Why can’t movies have multiple endings like games? Terminator Salvation director McG explains.

In a recent article over at Slashfilm, McG, director of the upcoming spy romcom This Means War talked about the prospect of having multiple endings in a blockbuster film. The movie’s premise seems to lend itself to the idea: two spy best friends (Tom Hardy and Chris Pine) discover they are both dating the same woman. In one version of the ending, Reese Witherspoon, the woman they’re both pining after would choose Pine, in the other Hardy. In the article, McG describes why he thought it wouldn’t work:

We wanted to have flexibility and even talked about two endings and releasing it on 3,000 screens—1,500 have this [ending] and 1,500 have that one, and just not saying anything… But it felt a little gimmicky in the end.

The article also mentions that the idea was “too important to be trifled with by releasing multiple endings” which is strange considering the subject matter. Videogames are extremely open to having multiple endings and encourage the player to experience their story rather than the story. Movies have existed for some time now and though the idea of multiple versions has manifested through disc extras and Director’s cuts, the medium has been resistant to narrative innovation.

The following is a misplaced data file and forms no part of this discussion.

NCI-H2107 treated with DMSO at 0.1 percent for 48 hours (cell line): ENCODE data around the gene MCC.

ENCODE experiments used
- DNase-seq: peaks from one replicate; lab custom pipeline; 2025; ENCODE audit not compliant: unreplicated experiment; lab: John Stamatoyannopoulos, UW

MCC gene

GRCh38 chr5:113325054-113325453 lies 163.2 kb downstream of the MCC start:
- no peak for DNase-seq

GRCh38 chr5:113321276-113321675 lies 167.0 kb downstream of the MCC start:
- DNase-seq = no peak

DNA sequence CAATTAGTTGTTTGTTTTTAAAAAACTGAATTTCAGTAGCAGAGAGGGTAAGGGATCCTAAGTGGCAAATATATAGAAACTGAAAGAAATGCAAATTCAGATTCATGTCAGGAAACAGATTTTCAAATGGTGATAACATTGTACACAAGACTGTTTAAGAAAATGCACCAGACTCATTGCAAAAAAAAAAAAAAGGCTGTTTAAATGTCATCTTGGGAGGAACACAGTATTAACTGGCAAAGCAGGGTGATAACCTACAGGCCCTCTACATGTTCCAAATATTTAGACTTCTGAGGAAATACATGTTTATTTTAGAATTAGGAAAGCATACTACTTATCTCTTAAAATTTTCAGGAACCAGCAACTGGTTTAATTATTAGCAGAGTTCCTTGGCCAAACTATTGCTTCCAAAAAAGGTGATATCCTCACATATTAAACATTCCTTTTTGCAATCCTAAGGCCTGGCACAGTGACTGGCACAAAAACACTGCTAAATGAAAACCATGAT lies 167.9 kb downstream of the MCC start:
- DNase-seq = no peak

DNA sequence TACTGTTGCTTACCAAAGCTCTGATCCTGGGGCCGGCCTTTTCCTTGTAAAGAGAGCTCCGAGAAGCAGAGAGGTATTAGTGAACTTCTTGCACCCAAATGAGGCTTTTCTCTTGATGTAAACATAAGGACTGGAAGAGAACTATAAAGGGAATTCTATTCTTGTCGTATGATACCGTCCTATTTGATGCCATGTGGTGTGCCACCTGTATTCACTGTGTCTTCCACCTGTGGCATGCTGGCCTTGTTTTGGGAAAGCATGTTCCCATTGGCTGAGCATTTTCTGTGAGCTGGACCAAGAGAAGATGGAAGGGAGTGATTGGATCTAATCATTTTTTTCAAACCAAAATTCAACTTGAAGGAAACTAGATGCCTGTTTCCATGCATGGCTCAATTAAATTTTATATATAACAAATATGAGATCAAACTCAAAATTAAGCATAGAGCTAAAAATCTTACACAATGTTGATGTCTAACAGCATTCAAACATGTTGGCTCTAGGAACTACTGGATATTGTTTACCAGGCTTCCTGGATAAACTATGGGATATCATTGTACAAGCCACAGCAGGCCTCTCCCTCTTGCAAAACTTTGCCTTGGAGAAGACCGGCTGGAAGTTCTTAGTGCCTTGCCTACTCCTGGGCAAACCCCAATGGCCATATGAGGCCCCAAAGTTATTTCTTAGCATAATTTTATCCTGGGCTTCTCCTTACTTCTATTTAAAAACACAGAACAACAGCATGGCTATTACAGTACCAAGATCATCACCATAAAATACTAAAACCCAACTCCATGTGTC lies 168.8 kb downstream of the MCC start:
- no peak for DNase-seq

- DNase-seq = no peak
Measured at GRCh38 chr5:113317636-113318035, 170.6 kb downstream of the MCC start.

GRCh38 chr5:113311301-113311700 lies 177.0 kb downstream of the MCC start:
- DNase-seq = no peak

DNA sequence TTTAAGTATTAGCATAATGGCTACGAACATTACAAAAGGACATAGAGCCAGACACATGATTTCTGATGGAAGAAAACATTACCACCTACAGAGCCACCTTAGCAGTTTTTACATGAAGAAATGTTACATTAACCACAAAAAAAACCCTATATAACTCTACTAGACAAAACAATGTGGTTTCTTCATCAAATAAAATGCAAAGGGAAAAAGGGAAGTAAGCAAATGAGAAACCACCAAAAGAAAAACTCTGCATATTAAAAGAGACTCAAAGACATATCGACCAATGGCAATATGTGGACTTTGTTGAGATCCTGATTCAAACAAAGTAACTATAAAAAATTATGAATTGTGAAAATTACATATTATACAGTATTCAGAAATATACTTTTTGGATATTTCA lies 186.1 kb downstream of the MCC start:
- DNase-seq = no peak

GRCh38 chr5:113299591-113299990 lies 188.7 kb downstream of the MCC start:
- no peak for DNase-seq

Though the technology is constantly changing and visual storytelling has noticeably deepened, there are other narrative strategies that go untouched. Francis Ford Coppola’s upcoming film Twixt asks the question on the indie scale, but This Means War seems like it might have been a missed opportunity to introduce the idea to the mainstream.

[via Slashfilm]